•   re-establishes a possible relationship with God.


The second of these latter items – dealing with wrong behaviour and maintaining or restoring peace and protection for the society, we will see in the coming chapters, form much of the reasoning behind the acts that we refer to as the judgments of God but before we do that, let's remind ourselves how God works in general to bring about justice.



4.4 How God brings about Justice.


We need to reiterate some of the things we said in chapter 2:

  • When we speak about ‘God's judgments' this focuses more on God's ‘decisions' and that is really what is more important, because every time in Scripture we witness an act of death or destruction, before that happens something even more significant happens: God chose to do it and it is behind that decision of His that we want, with His help, to look.


In chapter 2 we observed that

  • God's judgment is His dispassionate objective assessment of what to do about the wrong which has been highlighted by His instinctive anger.


Our 'passionate displeasure' rises up in the face of something awful, something wrong. If it is us, we react and may over-react and get it wrong but God, we saw, is perfect so He looks and He assesses:

  •   what is the right thing to do, 
  •   the perfect thing to do,
  •   the thing to be done in the light of ALL of the facts of both past, present and future.


Only He can do this, for He knows all things and He knows

  •   how things could work out and
  •   how they can work out and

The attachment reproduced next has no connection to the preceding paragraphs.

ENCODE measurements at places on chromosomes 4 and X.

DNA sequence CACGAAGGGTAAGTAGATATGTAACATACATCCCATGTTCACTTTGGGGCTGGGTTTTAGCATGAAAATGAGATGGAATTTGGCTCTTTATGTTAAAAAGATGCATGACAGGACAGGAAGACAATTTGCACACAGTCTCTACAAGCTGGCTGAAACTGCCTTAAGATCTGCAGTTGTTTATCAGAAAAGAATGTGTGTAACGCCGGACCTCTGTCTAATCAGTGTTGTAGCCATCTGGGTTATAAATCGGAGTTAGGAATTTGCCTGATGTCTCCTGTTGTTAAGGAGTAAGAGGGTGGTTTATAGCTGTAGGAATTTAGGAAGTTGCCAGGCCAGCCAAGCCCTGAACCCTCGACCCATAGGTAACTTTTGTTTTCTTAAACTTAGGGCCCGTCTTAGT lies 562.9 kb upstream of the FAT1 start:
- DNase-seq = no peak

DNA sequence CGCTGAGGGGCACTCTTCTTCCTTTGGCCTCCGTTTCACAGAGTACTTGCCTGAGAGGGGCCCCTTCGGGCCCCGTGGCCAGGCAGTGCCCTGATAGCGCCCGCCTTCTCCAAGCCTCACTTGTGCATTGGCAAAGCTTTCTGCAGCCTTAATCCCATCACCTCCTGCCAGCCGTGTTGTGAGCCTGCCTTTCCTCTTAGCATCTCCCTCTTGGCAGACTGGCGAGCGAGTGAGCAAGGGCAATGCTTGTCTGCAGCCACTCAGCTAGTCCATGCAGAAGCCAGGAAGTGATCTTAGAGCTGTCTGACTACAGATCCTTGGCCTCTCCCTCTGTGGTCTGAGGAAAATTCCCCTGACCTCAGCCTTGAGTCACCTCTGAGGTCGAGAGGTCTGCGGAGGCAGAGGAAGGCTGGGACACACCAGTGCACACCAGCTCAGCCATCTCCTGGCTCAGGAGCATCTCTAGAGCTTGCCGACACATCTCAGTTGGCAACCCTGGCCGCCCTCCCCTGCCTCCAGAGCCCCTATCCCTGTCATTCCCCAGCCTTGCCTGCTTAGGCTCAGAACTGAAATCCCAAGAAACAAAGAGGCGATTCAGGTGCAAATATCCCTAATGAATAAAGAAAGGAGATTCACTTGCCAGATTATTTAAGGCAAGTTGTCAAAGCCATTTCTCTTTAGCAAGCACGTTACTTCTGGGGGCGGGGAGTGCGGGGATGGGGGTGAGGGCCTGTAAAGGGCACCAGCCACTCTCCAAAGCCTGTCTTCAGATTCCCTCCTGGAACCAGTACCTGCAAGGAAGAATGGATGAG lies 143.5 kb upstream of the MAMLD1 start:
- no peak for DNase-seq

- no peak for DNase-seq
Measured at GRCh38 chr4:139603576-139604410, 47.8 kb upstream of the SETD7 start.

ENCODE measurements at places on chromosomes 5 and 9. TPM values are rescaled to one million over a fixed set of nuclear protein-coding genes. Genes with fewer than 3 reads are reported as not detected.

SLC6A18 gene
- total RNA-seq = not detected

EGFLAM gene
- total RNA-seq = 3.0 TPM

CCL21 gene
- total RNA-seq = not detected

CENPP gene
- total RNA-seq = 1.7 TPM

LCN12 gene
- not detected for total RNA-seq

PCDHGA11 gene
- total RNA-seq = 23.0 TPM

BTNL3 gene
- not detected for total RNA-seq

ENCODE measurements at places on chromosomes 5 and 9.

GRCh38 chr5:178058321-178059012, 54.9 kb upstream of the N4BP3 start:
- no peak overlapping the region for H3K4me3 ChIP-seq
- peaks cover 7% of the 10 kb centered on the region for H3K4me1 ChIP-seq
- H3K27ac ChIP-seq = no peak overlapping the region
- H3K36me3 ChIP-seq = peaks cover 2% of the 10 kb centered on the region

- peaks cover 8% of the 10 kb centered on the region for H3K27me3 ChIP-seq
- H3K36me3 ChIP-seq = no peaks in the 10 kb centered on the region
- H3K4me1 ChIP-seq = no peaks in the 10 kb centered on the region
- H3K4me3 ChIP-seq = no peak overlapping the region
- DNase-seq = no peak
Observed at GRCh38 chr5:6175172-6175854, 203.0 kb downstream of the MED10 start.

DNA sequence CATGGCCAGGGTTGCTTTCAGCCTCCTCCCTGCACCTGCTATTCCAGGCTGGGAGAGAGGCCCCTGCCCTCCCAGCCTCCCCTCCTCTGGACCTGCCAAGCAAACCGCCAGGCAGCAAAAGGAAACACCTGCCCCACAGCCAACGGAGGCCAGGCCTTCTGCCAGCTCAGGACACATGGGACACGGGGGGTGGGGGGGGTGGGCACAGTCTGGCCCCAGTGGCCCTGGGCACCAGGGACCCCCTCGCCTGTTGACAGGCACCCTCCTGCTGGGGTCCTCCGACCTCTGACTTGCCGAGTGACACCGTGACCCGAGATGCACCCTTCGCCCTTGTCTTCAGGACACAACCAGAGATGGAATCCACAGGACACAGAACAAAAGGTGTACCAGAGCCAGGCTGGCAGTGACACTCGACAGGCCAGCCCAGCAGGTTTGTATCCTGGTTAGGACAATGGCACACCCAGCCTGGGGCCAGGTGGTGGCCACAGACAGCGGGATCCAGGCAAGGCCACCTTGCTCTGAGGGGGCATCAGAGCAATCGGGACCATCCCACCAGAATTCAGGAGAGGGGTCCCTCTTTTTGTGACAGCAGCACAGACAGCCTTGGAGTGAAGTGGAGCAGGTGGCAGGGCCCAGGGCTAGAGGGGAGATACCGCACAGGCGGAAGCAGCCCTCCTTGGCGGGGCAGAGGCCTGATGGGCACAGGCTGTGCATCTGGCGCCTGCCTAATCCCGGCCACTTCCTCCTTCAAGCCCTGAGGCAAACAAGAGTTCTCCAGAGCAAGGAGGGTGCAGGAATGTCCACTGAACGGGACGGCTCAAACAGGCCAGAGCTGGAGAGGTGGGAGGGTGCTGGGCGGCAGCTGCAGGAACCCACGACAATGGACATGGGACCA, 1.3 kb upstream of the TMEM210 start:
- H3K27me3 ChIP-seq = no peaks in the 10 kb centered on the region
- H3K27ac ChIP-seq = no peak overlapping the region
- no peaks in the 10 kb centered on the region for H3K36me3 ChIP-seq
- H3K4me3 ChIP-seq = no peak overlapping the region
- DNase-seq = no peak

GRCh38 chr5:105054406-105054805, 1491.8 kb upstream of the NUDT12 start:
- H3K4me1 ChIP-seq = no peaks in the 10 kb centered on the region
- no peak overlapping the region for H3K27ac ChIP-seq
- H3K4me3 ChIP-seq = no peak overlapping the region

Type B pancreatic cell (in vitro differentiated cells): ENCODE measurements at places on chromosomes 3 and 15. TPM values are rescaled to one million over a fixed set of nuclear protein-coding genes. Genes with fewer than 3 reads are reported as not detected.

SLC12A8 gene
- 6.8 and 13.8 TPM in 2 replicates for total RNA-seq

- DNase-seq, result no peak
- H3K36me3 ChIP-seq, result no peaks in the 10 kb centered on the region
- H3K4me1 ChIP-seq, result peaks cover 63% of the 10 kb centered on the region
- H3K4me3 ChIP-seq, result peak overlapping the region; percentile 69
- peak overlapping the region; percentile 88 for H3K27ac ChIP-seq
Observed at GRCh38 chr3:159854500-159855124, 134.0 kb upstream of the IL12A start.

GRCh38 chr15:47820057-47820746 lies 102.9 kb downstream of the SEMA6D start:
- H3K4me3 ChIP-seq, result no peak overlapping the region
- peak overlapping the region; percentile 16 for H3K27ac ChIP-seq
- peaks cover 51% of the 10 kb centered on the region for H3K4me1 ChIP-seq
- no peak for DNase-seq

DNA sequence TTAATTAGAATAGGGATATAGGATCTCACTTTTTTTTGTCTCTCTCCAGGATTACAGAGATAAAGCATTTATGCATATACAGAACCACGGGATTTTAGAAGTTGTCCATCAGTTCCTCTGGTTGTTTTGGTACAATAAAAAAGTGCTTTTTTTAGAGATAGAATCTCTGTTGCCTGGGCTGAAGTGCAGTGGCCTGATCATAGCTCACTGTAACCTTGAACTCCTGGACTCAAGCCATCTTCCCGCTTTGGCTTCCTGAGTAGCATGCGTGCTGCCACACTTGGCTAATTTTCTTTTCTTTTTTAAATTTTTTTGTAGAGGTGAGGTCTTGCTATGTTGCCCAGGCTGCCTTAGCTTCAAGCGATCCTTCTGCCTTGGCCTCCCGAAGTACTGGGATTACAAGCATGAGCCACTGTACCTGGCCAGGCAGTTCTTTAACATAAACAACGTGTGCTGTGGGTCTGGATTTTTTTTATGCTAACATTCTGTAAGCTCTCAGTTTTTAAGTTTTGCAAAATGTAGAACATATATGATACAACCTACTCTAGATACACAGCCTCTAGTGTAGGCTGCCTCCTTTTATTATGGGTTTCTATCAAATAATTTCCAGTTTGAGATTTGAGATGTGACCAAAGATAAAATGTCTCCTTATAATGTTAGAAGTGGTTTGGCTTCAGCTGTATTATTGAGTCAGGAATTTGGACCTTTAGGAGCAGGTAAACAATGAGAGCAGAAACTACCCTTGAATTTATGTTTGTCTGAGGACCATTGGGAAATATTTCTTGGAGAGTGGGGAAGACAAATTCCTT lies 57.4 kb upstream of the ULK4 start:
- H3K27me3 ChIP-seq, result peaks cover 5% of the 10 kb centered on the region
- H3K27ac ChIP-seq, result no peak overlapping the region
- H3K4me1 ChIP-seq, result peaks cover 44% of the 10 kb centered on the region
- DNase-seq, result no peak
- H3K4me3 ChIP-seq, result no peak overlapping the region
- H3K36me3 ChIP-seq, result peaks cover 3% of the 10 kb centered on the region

•   how they will work out,


and all the differences depend on His actions now. He chooses that which is perfect.


So when we look at His acts of judgment in the Bible, realise you

  •   don't have all the facts,
  •   your emotions are stunted,
  •   you see imperfectly,

                       but God has seen, God has assessed perfectly, and even though you cannot see it, know that what He has done has been the best, the only right thing to be done. This is justice.


Bear ALL of this in mind when you think of the Judgment of God.  This may give us a great deal of fuel to ponder on WHY God brings a particular judgment and why having made a dispassionate objective assessment of what to do about it, God's judgment is this particular thing - which, with all the facts and information available to Him, is faultless!


We next need to examine the different ways God appears to bring these judgments and the reasoning behind them, and this we'll start to see in the next chapter.